To Keep Her Safe

I often undercut my feelings and experiences. I know that my life could have been much worse, that so many people have it way worse than I ever did, and I internalize that knowledge and turn it into self-deprecating narratives in order to constantly question my motives, beliefs, actions, and experiences. It’s an awful habit that makes me feel small, ineffective, unimportant, overwhelmed, and pitiful.

When thinking about my decision to place my daughter, Summer, for adoption, I am particularly cruel to myself. I was 18 when her father and I got engaged and decided to have a child in late 2006. I was due on July 26, 2007, but in mid-March, everything changed. My fiancé held me hostage and spent an entire night beating and raping me. The morning after the worst night of my life, I found myself five months pregnant and alone. My parents were 500 miles away and unable to help. My sister and I lived in the same town but we didn’t have a close relationship yet. I thought I had nowhere to turn, and I was afraid for myself and even more for my unborn daughter.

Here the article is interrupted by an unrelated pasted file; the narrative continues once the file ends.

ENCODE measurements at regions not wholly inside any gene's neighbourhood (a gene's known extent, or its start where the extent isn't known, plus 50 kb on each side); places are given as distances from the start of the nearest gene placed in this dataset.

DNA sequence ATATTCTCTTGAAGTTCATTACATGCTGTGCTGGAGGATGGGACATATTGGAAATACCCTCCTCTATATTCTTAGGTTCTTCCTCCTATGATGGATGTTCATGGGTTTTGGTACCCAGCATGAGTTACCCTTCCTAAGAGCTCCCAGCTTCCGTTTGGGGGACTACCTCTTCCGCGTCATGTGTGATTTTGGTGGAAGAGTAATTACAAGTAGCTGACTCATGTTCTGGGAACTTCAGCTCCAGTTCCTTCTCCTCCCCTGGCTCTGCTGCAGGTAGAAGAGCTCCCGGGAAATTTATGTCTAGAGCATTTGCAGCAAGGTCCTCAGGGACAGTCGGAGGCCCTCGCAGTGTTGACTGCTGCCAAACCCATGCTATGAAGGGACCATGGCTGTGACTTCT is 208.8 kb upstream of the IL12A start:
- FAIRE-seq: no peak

I look back and think about how her father took off not long after that night and hasn’t bothered me in an abusive way since. I feel foolish now for feeling like I had to keep her safe from him. It wasn’t like he was an alcoholic or regularly abusive or really even an asshole. He was actually a pretty great guy who made me feel safe and loved the hell out of me. I tell myself, “I mean, what happened to me wasn’t even really all that bad, considering some women end up tortured and cut up and put in a freezer, or beaten nightly by their husbands for years, right?”

No. Hell no. Not right at all, Kim. Once was enough.

That freezer thing could still happen to me, I suppose, but it won’t be my husband doing it. And nightly beatings come after staying with someone who hurt you once, once. After that, they’ve hurt you twice and you’re starting a pattern. I’m all for patterns and routine in my life, but I will be damned if I allow those to be abusive. Once was all it took for me.